The following is an explaination on zakaah as it applies to business. In short, it’s 2.5% of marketable items.

Narrated Samurah ibn Jundub: The Mesenger of Allah used to order us to pay the sadaqah (zakaah) on what (goods) we prepared for trade. [Abu Dawud 91557]1

“Goods from what we prepared for trade” means business inventory. So if someone owns a clothing store full of leather jackets, they pay zakaah on all the jackets not sold after a year.

Which begs the question–what is business? Here, we define business as “an exchange of value with the intention of profit”. That’s what business is.

So if someone’s rich uncle dies (inna lillahi wa inna ilayhi rajioon), then those 500 leather jackets he passes on is not zakaahable. They don’t have to pay zakaah on that, until the day they decide “hey, let’s sell this stuff off!”

In Surah Baqarah, Allah (سبحانه وتعالى) says:

يَا أَيُّهَا الَّذِينَ آمَنُواْ أَنفِقُواْ مِن طَيِّبَاتِ مَا كَسَبْتُمْ وَمِمَّا أَخْرَجْنَا لَكُم مِّنَ الأَرْض

Translation: O you who believe! Give of the good things which you have (honourably) earned, and of the fruits of the earth which We have produced for you … [Surah Baqarah, verse 267]2

Keywords here are “anfiquw” (give) and “maa kasabtu” (what you earned) and what comes out of the land. “What you earned” means from your business, and “what comes out of the land” means crops–for farmers. So this verse covers both produce (rice, wheat, etc.) and business transactions.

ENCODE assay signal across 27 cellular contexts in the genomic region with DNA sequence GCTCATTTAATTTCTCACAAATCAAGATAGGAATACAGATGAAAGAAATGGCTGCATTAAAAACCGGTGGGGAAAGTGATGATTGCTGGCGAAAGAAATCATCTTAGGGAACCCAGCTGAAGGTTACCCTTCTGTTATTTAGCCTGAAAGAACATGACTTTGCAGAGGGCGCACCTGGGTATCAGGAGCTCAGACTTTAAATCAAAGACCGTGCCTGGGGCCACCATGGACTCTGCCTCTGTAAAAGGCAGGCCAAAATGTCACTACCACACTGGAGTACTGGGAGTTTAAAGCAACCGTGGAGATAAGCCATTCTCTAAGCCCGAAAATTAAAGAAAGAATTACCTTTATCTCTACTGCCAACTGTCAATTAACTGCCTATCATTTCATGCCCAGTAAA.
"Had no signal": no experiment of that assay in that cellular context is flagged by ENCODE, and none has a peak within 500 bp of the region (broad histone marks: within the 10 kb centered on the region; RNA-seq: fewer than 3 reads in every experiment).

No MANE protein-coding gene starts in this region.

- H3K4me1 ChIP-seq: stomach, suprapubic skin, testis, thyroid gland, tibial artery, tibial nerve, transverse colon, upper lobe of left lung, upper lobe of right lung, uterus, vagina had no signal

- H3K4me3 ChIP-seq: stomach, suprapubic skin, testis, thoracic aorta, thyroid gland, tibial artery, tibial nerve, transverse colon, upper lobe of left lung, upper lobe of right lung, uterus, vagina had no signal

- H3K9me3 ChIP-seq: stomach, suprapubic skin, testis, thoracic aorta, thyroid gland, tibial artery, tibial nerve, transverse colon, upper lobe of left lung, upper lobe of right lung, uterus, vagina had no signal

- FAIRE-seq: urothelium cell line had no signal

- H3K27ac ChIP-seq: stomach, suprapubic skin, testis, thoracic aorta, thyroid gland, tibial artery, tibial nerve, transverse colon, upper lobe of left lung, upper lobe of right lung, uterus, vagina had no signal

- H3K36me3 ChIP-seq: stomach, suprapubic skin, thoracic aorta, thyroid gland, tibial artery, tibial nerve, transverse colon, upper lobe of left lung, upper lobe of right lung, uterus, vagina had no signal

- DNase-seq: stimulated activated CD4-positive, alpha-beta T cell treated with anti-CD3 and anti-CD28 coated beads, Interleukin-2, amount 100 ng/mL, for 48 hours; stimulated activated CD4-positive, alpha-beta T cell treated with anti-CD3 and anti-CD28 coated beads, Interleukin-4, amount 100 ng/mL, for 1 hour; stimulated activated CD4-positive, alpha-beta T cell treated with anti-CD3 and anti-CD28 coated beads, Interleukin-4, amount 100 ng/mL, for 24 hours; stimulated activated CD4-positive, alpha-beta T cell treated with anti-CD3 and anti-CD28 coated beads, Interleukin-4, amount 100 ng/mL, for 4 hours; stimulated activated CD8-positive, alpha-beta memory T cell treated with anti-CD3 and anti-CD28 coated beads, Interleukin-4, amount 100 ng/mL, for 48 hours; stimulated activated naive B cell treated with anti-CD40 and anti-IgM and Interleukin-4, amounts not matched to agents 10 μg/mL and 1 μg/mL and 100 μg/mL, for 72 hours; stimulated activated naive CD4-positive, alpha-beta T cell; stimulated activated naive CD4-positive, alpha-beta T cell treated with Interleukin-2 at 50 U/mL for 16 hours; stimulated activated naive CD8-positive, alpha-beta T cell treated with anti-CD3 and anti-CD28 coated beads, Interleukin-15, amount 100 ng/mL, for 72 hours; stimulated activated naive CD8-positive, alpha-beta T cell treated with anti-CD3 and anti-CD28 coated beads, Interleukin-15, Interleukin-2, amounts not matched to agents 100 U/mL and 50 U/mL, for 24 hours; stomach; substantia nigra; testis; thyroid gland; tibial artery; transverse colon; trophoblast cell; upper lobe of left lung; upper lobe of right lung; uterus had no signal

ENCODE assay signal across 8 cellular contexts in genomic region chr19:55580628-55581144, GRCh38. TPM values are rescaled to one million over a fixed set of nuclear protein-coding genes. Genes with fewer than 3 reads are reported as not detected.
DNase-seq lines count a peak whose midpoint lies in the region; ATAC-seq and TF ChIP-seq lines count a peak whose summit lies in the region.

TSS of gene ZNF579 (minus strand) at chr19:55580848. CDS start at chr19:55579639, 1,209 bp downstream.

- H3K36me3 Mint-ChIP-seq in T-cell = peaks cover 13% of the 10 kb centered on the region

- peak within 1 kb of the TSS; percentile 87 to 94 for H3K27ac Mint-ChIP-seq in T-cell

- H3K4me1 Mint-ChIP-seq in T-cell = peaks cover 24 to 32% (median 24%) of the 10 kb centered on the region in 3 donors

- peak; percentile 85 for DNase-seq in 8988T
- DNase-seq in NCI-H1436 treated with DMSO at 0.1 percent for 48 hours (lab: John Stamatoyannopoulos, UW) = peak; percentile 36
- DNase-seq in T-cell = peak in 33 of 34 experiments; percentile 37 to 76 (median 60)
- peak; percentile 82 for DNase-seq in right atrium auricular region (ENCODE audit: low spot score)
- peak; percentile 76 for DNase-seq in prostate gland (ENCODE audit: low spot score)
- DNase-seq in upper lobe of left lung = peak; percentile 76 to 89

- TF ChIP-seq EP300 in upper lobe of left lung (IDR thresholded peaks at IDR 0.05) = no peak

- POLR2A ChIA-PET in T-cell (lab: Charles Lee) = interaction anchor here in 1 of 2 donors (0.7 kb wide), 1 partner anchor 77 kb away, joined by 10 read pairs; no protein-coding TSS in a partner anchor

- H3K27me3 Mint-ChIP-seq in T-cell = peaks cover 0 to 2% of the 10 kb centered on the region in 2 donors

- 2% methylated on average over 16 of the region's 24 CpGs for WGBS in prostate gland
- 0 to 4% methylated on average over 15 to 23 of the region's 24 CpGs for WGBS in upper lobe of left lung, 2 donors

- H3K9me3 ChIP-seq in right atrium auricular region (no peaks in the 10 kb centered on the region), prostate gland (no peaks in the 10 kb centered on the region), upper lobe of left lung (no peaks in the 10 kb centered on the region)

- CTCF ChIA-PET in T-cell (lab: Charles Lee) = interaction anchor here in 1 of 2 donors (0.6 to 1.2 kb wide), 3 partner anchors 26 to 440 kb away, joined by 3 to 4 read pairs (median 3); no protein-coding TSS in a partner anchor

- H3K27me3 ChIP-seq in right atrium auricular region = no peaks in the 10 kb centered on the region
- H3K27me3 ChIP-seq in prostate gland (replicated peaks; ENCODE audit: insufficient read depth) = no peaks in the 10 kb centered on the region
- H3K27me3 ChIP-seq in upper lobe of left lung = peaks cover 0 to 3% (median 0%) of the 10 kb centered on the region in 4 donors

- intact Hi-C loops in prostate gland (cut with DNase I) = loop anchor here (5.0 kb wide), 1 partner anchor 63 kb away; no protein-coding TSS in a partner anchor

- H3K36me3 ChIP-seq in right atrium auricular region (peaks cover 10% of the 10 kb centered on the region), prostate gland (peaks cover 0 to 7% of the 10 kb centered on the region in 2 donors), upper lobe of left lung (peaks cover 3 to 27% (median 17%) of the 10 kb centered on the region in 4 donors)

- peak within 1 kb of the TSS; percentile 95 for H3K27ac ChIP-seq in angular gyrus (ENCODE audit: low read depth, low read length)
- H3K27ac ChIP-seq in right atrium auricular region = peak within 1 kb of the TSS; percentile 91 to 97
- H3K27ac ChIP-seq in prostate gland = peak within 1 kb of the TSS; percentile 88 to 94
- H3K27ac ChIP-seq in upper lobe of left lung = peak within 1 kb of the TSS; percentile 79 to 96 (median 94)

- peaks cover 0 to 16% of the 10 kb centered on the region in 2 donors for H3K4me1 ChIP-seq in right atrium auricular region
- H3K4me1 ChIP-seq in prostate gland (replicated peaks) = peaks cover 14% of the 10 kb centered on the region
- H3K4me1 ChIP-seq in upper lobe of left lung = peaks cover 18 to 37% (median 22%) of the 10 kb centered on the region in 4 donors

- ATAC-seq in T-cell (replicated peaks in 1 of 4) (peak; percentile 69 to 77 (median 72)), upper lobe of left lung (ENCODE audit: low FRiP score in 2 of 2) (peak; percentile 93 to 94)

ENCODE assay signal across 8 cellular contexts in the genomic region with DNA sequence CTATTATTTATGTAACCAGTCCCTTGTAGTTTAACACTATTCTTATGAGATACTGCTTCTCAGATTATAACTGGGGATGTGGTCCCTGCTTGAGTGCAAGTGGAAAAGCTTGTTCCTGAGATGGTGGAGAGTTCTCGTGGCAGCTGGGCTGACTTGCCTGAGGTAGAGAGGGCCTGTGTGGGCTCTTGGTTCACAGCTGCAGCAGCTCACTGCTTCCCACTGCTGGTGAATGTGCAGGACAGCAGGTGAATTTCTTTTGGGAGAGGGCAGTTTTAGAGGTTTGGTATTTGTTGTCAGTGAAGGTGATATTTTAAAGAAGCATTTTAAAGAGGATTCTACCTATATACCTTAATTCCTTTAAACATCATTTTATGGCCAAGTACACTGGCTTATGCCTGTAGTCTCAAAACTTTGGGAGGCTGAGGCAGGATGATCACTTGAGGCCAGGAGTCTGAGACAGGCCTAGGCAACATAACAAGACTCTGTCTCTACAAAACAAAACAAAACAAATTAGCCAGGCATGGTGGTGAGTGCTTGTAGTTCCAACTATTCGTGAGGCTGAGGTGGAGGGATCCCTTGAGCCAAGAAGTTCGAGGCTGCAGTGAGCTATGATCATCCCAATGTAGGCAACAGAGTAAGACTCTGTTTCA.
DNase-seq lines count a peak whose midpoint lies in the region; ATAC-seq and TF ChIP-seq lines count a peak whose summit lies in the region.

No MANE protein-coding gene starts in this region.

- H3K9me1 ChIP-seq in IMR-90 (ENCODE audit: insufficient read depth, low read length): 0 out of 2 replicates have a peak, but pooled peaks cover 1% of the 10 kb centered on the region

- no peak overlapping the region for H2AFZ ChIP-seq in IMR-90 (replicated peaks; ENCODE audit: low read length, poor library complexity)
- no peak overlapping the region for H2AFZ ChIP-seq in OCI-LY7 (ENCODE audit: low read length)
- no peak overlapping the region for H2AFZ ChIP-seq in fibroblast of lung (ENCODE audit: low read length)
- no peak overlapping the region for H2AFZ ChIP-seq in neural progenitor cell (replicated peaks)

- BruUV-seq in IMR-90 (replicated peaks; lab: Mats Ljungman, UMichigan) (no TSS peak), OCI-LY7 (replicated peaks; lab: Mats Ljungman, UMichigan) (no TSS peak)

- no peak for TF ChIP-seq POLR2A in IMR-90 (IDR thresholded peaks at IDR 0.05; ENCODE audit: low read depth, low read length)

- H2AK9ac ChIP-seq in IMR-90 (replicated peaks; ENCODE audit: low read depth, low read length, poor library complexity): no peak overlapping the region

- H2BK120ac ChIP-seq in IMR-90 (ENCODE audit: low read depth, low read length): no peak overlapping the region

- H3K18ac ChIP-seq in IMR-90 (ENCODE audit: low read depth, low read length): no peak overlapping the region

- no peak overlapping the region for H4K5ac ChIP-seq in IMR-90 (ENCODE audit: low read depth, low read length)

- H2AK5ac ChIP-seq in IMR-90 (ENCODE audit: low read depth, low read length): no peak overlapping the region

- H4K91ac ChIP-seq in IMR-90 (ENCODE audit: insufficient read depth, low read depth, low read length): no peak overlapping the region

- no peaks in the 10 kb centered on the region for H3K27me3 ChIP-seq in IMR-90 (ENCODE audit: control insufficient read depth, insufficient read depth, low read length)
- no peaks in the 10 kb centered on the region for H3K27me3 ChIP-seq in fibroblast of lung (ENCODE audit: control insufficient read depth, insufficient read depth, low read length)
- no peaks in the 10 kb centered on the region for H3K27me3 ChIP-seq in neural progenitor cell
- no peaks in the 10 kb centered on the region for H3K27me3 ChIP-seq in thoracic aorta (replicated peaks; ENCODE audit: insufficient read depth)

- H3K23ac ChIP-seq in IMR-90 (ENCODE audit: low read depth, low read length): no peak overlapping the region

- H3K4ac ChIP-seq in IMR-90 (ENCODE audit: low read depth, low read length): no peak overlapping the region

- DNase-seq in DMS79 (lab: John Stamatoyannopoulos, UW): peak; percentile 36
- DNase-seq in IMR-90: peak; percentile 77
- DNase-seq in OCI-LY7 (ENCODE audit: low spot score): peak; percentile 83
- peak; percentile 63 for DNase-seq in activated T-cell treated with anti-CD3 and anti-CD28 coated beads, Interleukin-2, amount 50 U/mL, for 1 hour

There are two conditions on business items before they are zakaahable:

  1. Ownership through an exchange contract: the items must be owned through an exchange contract. This excludes things like getting items through inheritance, and things like gifts (unilateral contracts). One reason we didn’t say “owned through buying and selling”, is because it can be an exchange–“my taxi driver will work 12 hours for you, and you’ll give us 200 pizzas.”
  2. Intention to sell: You might have a whole lot of products–maybe you bought an entire box of awesome ‘itters (perfumes) that you could technically sell, but instead, give them away as gifts. In that case, you don’t pay zakaah on those items–even if you keep them for a long time!

When paying zakaah, the amount paid (2.5%) is calculated not on the price the items were purchased for, but on the current average market price. Those 500 leather jackets moldering in a warehouse since last year? You pay zakaah on the current market price for them.

One final point: zakaah on cattle is paid in cattle. Zakaah on food is paid in food. What about business zakaah? The answer is, it’s paid in gold and silver (or in cash). You can’t give 2.5% of your leather jackets as sadaqah!

(While you’re calculting your business zakaah on your marketable commodities like leather jackets, don’t forget to include zakaah on liquid cash you may have lying around, as well as reclaimable debts you expect will be paid back (including money you’ve made that hasn’t reached you yet), and subtract mature debts of a year or more–it’s like you don’t own that money.)

Wallahu ta’ala ‘alim. Just a reminder inshaAllah that this covers zakaah from a Shafi’ee madhab position. May Allah increase us in our knowledge and understanding of the pillars of Islam, ameen!


(1) “Partial Translation of Sunan Abu-Dawud, Book 9: Zakat (Kitab Al-Zakat).” USC-MSA Compendium of Muslim Texts. USC-MSA. 8 July 2006 <>.

(2) Khan, Muhsin, trans. “Quranic Realm.” Islamic Network. 12 May 2006 <>.

(3) Muhammad Alshareef. Lecture. AlMaghrib. Rizq Management. University of Toronto, Toronto. June 2006.